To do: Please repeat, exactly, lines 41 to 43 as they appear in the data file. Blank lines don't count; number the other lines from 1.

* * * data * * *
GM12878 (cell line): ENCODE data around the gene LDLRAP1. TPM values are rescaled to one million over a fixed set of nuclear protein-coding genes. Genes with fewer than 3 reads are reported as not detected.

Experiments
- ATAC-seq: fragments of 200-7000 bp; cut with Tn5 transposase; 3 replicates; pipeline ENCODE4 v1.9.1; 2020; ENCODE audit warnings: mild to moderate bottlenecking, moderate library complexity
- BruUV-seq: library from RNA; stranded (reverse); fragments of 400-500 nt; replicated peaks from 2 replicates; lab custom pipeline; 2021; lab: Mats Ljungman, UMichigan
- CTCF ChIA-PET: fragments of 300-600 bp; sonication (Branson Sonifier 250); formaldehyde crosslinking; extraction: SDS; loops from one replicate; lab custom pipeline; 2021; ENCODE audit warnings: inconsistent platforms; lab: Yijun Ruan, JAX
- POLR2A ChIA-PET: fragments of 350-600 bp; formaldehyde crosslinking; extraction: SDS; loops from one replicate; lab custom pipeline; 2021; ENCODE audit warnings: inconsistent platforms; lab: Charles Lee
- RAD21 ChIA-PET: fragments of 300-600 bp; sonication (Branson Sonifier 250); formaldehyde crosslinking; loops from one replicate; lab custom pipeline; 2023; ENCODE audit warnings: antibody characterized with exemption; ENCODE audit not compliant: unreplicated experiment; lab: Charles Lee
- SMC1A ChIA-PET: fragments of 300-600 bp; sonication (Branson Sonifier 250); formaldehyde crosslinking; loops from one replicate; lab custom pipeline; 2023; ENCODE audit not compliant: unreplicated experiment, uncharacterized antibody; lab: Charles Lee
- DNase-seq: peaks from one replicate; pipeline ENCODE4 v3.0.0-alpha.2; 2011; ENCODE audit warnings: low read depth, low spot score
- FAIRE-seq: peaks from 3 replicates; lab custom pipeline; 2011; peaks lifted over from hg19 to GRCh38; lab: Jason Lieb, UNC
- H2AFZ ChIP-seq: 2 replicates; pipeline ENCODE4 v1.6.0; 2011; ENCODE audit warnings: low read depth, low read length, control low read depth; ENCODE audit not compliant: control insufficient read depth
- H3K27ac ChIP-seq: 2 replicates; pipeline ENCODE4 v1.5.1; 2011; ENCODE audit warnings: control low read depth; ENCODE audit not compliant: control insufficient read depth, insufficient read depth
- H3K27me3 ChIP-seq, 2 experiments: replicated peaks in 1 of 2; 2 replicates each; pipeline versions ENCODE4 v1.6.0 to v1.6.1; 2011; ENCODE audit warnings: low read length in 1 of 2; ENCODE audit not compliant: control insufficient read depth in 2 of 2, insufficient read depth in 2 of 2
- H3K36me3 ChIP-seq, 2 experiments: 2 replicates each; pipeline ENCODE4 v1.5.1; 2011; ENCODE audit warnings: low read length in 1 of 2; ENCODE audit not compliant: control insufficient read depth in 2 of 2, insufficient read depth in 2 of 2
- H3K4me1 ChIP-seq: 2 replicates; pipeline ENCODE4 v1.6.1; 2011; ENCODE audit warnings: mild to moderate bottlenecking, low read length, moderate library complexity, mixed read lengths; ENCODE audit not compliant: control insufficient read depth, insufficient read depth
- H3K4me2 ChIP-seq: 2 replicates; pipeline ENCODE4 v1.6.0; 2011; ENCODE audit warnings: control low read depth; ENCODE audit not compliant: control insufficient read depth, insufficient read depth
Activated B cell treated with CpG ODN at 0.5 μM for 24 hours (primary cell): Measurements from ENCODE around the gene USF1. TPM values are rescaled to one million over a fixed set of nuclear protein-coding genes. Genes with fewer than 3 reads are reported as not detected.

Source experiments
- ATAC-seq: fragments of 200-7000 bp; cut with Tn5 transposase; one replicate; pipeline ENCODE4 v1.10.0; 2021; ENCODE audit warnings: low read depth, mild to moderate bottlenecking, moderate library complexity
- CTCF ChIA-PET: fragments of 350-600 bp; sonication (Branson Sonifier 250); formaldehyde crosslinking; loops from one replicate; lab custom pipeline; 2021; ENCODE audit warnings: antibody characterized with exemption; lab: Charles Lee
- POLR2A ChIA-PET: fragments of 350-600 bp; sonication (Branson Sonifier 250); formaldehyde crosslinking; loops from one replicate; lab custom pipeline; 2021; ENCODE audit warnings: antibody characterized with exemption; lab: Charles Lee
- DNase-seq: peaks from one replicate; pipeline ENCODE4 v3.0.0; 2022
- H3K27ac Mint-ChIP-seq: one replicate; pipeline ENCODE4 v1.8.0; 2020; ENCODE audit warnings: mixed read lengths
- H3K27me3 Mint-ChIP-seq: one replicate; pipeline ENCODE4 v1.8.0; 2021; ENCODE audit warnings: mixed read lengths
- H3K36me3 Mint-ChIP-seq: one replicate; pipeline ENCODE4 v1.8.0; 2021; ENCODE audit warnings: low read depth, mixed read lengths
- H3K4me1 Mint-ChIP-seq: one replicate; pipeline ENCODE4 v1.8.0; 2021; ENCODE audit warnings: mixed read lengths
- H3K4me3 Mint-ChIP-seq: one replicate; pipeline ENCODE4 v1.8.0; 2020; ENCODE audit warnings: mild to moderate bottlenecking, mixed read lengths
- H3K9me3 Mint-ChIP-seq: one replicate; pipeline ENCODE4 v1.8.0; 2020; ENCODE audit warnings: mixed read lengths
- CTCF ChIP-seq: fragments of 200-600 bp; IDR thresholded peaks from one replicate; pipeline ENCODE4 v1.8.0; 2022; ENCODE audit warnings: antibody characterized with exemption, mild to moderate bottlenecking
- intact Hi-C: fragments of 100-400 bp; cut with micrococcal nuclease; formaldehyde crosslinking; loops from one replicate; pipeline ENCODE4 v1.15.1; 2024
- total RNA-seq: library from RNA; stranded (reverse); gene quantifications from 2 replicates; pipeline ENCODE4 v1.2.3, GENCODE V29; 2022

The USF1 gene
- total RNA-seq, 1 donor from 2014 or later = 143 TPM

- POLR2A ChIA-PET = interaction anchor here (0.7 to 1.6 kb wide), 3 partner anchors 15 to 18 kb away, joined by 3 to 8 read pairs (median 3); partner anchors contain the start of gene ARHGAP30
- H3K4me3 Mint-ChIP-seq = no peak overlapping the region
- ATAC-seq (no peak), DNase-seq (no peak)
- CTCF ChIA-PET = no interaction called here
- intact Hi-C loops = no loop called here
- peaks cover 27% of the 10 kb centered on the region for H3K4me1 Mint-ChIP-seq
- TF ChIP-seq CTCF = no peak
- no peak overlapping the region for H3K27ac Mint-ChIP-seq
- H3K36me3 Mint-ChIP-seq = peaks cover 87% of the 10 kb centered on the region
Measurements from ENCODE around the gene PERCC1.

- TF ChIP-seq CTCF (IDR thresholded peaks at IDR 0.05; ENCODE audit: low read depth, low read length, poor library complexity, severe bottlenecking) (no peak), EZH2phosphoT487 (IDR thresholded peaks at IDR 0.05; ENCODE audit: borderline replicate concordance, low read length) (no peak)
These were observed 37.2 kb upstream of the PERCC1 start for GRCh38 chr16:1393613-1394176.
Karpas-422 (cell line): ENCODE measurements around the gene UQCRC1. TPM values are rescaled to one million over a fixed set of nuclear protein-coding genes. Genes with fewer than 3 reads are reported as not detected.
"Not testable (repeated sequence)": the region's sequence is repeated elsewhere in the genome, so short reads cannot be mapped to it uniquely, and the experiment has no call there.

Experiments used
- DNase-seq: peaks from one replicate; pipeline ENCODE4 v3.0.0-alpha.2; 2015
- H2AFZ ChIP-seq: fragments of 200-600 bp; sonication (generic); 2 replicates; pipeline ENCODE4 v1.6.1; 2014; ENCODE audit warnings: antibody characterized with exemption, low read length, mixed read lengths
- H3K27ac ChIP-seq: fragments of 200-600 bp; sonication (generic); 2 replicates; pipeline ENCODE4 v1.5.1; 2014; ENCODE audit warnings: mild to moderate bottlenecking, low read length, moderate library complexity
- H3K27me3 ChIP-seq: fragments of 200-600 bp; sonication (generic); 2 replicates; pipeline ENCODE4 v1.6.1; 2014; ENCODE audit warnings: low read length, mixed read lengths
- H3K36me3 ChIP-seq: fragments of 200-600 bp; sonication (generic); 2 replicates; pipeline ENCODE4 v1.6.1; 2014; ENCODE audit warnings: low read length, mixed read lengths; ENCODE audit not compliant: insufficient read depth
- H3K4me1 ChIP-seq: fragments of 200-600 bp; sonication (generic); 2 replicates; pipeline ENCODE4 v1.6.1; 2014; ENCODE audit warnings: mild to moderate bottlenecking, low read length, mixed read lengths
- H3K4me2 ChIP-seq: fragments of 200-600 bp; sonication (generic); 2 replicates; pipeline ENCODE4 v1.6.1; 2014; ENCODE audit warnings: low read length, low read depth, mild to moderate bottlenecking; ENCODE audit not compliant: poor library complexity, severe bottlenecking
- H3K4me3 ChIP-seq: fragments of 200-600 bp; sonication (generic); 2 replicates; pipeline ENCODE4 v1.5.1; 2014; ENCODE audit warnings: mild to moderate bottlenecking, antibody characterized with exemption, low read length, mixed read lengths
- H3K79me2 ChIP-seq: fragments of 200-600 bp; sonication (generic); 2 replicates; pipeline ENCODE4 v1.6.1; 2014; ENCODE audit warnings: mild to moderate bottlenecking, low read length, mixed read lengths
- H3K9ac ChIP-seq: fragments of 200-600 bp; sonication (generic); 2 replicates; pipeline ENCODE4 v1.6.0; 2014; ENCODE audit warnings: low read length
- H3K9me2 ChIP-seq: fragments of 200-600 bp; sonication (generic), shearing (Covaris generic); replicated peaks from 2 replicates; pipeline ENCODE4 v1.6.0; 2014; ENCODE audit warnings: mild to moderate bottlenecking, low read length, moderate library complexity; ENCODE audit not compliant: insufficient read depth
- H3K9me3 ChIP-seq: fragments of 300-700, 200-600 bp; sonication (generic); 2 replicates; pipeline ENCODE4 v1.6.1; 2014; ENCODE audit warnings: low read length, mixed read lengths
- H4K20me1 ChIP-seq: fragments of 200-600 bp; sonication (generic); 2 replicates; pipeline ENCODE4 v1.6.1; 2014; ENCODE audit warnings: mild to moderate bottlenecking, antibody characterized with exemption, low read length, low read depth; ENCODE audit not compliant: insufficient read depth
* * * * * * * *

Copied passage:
- no peak overlapping the region for H3K27ac Mint-ChIP-seq
- H3K36me3 Mint-ChIP-seq = peaks cover 87% of the 10 kb centered on the region
Measurements from ENCODE around the gene PERCC1.